Well, I think you just wanted to know from me the dates but I ended up telling my story. You can also try to juggle Mamang’s memory. Mamang was having Wafia that time and she didn’t even know that she was pregnant.
The Rifle Guitar
Comparing notes with a school acquaintance of mine in one of the coffee shops above the fish market of Zamboanga City in March 1974, I learned that a few days before my Jolo pier movie scene, during the mopping-up operations, armed men arrived at the Jolo dock and started rounding up the male civilians. My friend’s family, living near the port area, were among the first few families to encamp at the pier. The males were lined up at the edge of the barren pier, against a listless sea. Then they were shot at so they would fall off into the sea, some dead, some alive.
This is the solution that some people would want to impose on Mindanao.
I had a less painful experience. As the family rushed out of the house into the raging streets when the fire started to lick the upper portions of our house, I grabbed my Japanese-made guitar. It was a deep-mahogany colored guitar that my father, in those days a customs guard who boarded logging ships off the coasts of Southwestern Mindanao, bought very cheaply from a drunk Japanese sailor. According to my father, the sailor would have broken the guitar into two if it remained under his care one minute longer.
In the confusion of the plight, with bullets zinging in the air and the thumps of mortars reverberating around, my mother had the sense to see to it that all of her children were intact but did not realize I was lugging the guitar all along until we rested in one of the kind houses farther up in Upper San Raymundo.
My father at that time was on an assignment in Zamboanga City so I would never know what he would have done with the guitar himself. But my mother sternly told me to leave the guitar to the son of the house samaritan when, after a day and a night, we moved on to the general hospital deeper inland, passing through a jungle trek that some local official, up front in the long beeline, seemed to be very familiar with.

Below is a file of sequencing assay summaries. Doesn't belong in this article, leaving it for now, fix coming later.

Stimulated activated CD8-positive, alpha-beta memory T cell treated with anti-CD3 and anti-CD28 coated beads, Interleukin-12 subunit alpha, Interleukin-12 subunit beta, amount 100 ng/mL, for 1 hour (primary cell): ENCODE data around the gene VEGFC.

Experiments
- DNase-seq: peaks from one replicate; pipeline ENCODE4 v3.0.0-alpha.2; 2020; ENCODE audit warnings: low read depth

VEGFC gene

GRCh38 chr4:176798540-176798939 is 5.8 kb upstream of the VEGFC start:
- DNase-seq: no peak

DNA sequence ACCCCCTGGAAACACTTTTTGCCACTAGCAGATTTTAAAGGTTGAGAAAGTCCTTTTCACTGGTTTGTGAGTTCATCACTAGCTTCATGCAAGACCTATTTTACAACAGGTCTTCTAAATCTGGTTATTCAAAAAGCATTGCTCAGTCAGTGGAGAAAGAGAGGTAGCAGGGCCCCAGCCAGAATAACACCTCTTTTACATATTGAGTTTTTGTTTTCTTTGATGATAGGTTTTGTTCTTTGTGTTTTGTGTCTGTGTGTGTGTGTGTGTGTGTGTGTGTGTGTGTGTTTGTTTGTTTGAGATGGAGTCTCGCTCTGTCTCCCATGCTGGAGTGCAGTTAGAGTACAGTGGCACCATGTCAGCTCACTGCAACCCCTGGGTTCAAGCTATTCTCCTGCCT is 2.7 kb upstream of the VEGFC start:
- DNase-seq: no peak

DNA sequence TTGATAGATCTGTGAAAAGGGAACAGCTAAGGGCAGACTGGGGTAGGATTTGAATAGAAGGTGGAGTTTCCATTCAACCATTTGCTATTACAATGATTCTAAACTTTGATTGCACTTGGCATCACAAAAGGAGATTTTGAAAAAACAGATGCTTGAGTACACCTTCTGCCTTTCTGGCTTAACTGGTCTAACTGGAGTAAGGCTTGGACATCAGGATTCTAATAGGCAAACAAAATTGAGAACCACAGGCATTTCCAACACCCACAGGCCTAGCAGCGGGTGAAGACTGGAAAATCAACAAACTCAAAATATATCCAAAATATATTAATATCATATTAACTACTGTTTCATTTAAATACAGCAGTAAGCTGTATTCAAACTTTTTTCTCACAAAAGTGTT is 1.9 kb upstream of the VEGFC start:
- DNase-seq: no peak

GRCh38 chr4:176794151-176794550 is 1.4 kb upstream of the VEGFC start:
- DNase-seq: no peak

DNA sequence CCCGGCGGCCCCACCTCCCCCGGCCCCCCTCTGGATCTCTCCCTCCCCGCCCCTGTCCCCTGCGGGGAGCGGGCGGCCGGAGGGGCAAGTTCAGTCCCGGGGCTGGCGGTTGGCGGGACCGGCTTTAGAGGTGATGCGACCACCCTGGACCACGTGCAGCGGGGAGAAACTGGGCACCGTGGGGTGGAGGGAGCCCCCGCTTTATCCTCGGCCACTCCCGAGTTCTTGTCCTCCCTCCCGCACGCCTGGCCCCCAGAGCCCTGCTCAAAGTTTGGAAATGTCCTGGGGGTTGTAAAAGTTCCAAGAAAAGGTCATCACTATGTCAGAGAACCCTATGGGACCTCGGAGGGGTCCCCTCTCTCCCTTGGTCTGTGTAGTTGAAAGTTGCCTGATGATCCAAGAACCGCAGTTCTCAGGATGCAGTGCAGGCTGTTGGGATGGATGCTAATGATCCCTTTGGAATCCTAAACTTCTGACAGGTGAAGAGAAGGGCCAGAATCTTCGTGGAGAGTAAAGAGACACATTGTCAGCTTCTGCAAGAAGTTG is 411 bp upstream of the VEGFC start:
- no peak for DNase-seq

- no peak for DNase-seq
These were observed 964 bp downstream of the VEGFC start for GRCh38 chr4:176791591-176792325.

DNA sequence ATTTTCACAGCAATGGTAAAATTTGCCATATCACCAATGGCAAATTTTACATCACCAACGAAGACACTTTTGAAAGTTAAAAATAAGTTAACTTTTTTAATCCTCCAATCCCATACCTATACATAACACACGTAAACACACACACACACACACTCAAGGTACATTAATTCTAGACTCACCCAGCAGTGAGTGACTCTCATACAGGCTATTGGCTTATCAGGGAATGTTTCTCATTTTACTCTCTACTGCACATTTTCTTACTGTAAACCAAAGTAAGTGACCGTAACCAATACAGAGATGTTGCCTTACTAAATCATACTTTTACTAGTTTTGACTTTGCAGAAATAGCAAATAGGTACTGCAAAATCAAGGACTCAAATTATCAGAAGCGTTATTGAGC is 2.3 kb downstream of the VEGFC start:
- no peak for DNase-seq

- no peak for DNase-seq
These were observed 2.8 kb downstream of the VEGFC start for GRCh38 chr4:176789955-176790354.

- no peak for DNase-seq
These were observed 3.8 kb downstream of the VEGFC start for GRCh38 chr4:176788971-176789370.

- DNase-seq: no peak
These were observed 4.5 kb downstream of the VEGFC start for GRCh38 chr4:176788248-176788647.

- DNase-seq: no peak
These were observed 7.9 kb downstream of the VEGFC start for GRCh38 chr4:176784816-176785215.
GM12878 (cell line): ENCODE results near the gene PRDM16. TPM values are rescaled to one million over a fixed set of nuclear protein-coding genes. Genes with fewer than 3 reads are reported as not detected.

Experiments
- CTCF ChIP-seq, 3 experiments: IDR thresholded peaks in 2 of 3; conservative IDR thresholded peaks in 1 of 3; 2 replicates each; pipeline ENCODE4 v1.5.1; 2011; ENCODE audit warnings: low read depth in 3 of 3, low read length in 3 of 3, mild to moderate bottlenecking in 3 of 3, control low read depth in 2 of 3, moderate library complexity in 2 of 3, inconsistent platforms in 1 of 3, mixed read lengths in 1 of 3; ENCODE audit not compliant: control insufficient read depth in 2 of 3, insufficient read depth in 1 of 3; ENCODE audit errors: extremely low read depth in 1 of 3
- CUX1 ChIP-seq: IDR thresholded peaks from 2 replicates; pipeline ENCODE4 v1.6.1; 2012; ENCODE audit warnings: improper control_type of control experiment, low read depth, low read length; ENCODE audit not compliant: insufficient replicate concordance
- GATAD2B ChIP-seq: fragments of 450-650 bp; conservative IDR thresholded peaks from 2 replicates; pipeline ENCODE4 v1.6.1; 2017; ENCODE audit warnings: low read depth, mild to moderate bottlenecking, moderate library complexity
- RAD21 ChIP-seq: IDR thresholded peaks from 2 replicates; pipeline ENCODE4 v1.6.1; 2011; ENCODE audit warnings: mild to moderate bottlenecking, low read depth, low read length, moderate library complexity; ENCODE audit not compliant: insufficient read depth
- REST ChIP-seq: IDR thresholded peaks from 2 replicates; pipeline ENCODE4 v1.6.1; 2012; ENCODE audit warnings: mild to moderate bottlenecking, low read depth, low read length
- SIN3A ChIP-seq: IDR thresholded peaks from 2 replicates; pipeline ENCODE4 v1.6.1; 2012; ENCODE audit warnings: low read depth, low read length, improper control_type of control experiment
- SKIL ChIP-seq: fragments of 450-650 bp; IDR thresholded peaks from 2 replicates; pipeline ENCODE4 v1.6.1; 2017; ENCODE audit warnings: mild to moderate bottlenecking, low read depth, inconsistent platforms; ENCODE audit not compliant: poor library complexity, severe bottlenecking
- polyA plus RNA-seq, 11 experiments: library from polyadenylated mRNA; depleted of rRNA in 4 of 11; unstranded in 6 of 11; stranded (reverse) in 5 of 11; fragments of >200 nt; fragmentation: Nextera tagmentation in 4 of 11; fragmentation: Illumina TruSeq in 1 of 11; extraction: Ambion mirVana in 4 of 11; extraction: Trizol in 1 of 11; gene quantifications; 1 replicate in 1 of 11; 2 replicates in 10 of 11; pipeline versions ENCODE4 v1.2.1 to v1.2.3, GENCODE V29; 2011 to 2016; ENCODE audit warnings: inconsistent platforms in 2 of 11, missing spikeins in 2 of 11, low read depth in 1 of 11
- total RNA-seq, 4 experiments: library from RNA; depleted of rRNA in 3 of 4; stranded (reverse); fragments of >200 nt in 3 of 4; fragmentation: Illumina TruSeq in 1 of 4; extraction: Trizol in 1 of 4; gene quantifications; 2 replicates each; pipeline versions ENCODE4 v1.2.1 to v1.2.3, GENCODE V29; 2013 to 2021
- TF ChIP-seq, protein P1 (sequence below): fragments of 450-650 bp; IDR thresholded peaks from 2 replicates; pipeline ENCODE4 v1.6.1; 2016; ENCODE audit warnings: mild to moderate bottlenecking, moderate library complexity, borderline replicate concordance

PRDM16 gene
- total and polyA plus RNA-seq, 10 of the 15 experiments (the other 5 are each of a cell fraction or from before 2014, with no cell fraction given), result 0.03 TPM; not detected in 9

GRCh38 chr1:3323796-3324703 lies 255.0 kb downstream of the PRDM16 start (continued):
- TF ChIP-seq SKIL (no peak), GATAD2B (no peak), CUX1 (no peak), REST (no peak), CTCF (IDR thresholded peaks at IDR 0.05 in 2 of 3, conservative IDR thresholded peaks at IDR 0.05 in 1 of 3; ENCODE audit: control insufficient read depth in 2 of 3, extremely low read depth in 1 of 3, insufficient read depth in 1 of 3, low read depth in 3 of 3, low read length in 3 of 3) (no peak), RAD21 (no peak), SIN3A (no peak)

“Someone might fancy that guitar for a rifle”, my mother told me.
I dearly loved that guitar, strumming it into the night off those Jingle music magazines, with my sweaty longhaired nape and my bare back leaning against a windowsill for the most part of my high-school halcyon days, singing Cat Stevens’ Moon Shadow or It’s a Wild World. In fact, this was how I acquired my bronchitis, so Dr. Parouk told me, after which I was never to sing again or even lean on a windowsill to stare at a full moon up to this day.
[This piece is a combination of chapters 19, 20 and 21 of Bugs & Bytes in bigger print published in 1999 by Said Sadain, Jr. editor of www.bugsnbytes.com. The author was born on March 15, 1958 in Jolo, Sulu, picked up his writing from the ashes of a devastated Jolo in 1974 and along the way garnered a Focus Philippines Award in Poetry and a couple of top prizes in the UP English Club Literary Contests. He completed his Bachelor of Science in Electrical Engineering (1979) at the University of the Philippines in Diliman, Quezon City, spent five years teaching Electrical Engineering in UP while pursuing his Master of Science in the same field in 1984. Tired of the floods in the national capital, he decided to take on the role of a modern-day hero and went to Saudi Arabia “to bask under the Arabian sun while helping prop up the Philippine economy” as an information systems manager of a Saudi American metal building company. This piece was reprinted, with permission from the author, in www.mindanews.com on February 7, 2004, on the 30th anniversary of the burning of Jolo, and in the February 2011 issue of OUR Mindanao newsmagazine. We are reprinting this on 7 February 2016, the 42nd anniversary of the burning of Jolo]